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Does any simple tool exist, that can calculate various metrics from version control? Most metrics calculators work only on source code. I'm using SVN. Some nice graphics output like graphs or histograms would be good too.

Metrics like:

  • How often each file is changed
  • How many files or LoC were changed in commits (average, median, histogram)
  • What files are often changed together
  • How many LoC are changed for each file (average, median, histogram)
  • It's not for SVN (as you asked), but there's a python-based solution called git-churn, which could be a start for what you want. Python is easy to modify, so you could possibly do the analogous SVN operations and add the visualizations with some other tool. – Fuhrmanator Sep 27 '17 at 18:47
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I don't know that you'll find a tool that handles all of your requirements, but, the one I can recommend is StatSvn. We use it as part of our nightly Jenkins build process. It identifies LOC and churn for us.

2

In the book Your code as a crime scene (Amazon Germany), Adam Tornhill uses version control systems to find a lot of interesting facts and presents them in a "new" way. The cool thing is that the generated graphics are interactive. You can also find videos by Adam Tornhill on Youtube, but be warned that they appear a bit staged (they focus a bit too much on the "crime scene" for my taste).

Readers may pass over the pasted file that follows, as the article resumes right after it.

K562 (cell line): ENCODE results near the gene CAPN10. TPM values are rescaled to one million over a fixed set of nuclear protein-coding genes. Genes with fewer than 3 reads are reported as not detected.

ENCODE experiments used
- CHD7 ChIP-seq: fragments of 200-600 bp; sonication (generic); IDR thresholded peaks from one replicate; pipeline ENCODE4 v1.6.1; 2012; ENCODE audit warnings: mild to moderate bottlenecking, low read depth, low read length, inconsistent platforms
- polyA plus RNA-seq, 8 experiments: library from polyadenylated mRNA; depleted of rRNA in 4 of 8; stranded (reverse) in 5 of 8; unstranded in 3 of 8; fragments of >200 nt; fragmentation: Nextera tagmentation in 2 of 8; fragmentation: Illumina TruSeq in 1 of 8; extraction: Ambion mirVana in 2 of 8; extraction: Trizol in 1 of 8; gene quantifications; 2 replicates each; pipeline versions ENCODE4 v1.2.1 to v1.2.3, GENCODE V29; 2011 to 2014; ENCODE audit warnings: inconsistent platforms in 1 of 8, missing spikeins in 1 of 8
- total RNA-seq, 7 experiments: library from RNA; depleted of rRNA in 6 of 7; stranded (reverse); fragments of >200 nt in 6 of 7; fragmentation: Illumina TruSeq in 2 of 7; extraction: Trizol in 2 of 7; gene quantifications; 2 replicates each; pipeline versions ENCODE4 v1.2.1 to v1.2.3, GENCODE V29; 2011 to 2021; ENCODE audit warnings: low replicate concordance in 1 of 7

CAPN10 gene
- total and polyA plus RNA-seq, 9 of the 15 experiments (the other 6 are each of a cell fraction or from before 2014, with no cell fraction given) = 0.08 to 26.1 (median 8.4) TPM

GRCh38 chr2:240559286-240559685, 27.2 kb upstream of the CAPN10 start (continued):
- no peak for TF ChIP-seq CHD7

He published his code under the title Code Maat on Github.

  • it is gratis / free / open source
  • it supports SVN , GIT, P4, Mercurial and TFS

The metrics he uses are

  • Change Frequency (age of the code), see MetricsTreeMap
  • Code Churns (additions and deletions)
  • Ownership patterns (which developer is important for a class and might be the single point of failure, e.g. if he leaves the company)

Code Maat alone is probably not a perfect answer, since he does not care about LoC metrics much. Therefore combine it with other tools like StatSVN to get most out of the data.

  • 1
    One downside: I did not find binaries for download, so it seems you have to build it yourself. – Thomas Weller Jun 2 '16 at 7:02

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